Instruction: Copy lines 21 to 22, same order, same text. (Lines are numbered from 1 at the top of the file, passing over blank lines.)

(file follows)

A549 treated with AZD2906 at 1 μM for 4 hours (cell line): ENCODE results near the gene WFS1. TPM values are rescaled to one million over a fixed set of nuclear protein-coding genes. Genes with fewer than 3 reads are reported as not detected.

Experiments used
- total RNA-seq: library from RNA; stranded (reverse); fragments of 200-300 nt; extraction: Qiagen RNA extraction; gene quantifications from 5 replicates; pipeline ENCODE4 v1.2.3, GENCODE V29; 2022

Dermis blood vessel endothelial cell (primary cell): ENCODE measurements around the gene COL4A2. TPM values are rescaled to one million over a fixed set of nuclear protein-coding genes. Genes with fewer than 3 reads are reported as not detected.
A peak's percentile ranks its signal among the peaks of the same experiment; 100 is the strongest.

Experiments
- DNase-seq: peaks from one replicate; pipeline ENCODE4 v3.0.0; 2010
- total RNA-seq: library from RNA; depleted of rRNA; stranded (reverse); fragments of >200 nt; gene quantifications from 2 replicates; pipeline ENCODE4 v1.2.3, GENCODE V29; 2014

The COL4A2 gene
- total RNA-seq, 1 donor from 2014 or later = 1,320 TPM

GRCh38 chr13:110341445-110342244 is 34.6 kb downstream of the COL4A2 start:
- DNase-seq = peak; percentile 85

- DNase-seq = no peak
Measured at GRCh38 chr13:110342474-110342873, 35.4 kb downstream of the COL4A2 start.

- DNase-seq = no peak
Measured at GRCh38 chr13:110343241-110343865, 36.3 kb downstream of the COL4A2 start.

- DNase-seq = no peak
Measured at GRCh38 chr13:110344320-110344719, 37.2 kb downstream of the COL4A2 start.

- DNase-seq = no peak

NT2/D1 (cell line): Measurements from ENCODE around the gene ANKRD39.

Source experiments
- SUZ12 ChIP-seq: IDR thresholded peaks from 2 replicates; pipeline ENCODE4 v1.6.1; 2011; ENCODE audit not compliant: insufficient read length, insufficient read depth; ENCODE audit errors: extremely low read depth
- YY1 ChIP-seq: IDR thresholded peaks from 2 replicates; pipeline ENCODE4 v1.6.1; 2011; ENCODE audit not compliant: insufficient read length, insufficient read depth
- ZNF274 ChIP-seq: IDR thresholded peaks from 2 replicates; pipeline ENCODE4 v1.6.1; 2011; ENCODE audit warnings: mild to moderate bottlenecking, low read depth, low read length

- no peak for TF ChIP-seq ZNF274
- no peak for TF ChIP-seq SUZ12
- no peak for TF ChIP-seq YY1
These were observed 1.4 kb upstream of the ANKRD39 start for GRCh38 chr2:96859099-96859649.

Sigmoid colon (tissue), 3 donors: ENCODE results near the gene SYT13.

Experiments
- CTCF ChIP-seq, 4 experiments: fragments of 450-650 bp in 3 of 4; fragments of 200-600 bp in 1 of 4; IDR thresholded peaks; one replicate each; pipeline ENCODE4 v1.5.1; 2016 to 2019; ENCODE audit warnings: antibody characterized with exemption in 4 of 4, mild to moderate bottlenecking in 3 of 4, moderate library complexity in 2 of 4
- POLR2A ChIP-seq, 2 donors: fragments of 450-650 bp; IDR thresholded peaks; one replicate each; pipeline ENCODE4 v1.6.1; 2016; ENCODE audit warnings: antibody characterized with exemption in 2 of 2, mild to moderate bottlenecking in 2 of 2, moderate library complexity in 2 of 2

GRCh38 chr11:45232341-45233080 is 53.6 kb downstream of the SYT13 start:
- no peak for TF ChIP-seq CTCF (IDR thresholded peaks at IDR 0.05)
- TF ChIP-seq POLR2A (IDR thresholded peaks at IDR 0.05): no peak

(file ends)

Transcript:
Source experiments
- SUZ12 ChIP-seq: IDR thresholded peaks from 2 replicates; pipeline ENCODE4 v1.6.1; 2011; ENCODE audit not compliant: insufficient read length, insufficient read depth; ENCODE audit errors: extremely low read depth